Category Archives: Irish tax haven

6/5/20: Trump, Irish Pharma and Amazeballs Economics Stats


The Mondo Bizarro of Irish Economics:

Industrial production activity:


And yet, 
  • Irish Manufacturing PMI plummeted to 36.0 in April, from 45.1 in March, the lowest since March 2009
  • Irish Services PMI "continued its historic descent in April to 13.9, indicating the fastest decline in Irish service sector output in the 20-year survey history. The month-on-month decrease in the Index, at 18.6 points, was smaller than March’s 27.4-point plunge, but still far exceeded anything else in the series to date."


So actual industrial indices are showing booming Manufacturing across both turnover and volumes of production in March, yet PMI surveys showing collapsing activities. You really can't make this up. But, wait, worse: energy-generation is down, apparently, in volume by 0.2% y/y, yet 'modern sectors' activity is up 35.4%. Which points to the heroic efforts of the Irish economy to be the most energy-efficient in the Universe. 

Of course, the entire circus of Irish economic statistics is driven by the 'dotted-out' sectors in the industrial activity tables - the CSO's way of saying "you, peasants, don't need to know what multinationals are up to".

Amazeballs! Just in time for Mr President to muse about taking US pharma out of Ireland's tax [non] haven... https://www.rte.ie/news/business/2020/0504/1136374-pharma-trump-ireland-coronavirus-vaccine/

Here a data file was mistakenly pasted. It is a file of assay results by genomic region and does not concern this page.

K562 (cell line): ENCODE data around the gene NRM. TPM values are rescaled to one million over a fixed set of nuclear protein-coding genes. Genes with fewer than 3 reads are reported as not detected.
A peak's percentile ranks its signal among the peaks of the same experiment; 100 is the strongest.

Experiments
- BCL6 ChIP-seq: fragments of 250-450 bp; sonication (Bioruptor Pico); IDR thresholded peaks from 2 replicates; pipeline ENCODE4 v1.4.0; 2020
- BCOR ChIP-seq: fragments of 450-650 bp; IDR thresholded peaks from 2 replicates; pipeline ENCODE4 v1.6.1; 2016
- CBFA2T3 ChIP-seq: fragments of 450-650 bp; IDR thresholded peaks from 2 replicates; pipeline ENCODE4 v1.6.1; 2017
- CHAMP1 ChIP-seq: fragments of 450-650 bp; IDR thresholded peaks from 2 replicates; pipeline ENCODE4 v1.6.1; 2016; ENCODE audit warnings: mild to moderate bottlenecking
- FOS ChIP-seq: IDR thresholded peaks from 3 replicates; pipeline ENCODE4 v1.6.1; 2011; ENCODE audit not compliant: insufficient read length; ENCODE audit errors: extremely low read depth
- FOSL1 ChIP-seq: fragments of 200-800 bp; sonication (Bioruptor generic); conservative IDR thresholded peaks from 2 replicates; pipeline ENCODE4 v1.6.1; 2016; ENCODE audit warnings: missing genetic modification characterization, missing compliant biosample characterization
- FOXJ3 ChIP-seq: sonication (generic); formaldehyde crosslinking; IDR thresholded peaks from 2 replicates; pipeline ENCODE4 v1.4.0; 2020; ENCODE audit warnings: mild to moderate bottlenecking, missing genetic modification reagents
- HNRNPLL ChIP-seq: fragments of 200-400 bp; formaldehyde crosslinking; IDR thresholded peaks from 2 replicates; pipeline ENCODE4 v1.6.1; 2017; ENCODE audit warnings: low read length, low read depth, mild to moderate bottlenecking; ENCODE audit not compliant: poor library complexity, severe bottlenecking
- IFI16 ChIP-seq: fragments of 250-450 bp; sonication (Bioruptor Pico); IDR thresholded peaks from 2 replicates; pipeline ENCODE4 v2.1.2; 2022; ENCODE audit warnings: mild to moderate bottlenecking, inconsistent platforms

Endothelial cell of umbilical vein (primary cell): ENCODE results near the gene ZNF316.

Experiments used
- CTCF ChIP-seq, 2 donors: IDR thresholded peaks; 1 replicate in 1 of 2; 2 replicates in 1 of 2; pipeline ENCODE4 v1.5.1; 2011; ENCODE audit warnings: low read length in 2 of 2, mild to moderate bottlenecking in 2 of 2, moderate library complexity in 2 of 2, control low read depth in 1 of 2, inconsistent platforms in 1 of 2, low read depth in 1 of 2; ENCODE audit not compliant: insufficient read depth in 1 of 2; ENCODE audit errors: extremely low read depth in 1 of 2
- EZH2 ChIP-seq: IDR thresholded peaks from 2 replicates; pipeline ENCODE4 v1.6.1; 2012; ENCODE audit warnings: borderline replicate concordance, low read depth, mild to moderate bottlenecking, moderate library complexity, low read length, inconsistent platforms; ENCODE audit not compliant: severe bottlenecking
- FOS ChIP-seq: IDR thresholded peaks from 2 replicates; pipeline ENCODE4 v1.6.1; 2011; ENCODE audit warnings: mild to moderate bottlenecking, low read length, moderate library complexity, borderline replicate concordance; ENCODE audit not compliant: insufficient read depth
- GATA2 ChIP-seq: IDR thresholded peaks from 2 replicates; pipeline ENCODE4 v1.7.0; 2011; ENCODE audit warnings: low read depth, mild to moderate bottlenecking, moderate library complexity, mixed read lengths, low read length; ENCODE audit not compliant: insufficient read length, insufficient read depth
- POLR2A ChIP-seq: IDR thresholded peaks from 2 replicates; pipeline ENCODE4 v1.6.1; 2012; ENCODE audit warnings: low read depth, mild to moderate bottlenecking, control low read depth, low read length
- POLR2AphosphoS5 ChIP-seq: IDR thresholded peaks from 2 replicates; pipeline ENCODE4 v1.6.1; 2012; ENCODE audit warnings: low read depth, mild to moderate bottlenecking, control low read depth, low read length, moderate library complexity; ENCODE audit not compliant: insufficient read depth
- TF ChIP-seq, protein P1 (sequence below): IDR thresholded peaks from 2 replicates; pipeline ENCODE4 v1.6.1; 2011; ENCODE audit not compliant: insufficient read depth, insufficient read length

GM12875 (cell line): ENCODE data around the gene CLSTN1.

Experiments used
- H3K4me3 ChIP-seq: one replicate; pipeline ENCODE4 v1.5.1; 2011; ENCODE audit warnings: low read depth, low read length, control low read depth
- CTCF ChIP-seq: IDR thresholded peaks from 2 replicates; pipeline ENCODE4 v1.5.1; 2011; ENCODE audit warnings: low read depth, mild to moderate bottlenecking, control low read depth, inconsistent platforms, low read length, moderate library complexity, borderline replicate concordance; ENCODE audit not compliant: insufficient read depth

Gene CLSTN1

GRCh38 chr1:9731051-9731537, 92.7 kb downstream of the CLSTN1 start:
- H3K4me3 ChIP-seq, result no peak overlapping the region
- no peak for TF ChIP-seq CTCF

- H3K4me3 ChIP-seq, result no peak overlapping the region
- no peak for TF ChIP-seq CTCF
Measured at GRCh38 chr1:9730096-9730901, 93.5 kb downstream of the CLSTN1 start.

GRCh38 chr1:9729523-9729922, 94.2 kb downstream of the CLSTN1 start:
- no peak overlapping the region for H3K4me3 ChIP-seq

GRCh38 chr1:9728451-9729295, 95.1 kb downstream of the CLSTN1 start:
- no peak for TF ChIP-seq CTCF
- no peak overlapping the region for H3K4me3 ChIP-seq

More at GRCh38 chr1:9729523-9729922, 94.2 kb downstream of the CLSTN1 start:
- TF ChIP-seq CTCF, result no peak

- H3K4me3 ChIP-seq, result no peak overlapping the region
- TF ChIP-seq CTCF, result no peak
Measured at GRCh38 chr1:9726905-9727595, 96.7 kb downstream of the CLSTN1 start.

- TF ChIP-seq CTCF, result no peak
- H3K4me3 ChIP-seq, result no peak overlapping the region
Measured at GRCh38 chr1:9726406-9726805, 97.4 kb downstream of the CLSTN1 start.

18/2/20: Irish Statistics: Fake News and Housing Markets


My latest column for The Currency covers the less-public stats behind the Irish housing markets: https://www.thecurrency.news/articles/9754/fake-news-you-cant-fool-all-of-the-people-all-of-the-time-on-property-statistics.

Key takeaways:
"Irish voters cast a protest vote against the parties that led the government over the last eight years – a vote that just might be divorced from ideological preferences for overarching policy philosophy."

"The drivers of this protest vote have been predominantly based on voters’ understanding of the socio-economic reality that is totally at odds with the official statistics. In a way, Irish voters have chosen not to trust the so-called fake data coming out of the mainstream, pro-government analysis and media. The fact that this has happened during the time when the Irish economy is commonly presented as being in rude health, with low unemployment, rapid headline growth figures and healthy demographics is not the bug, but a central feature of Ireland’s political system."

Stay tuned for subsequent analysis of other economic statistics for Ireland in the next article.

9/1/19: Corporate tax inversions and shareholder wealth


Our new paper "U.S. Tax Inversions and Shareholder Wealth" has been accepted for publication in the International Review of Financial Analysis:


The paper abstract: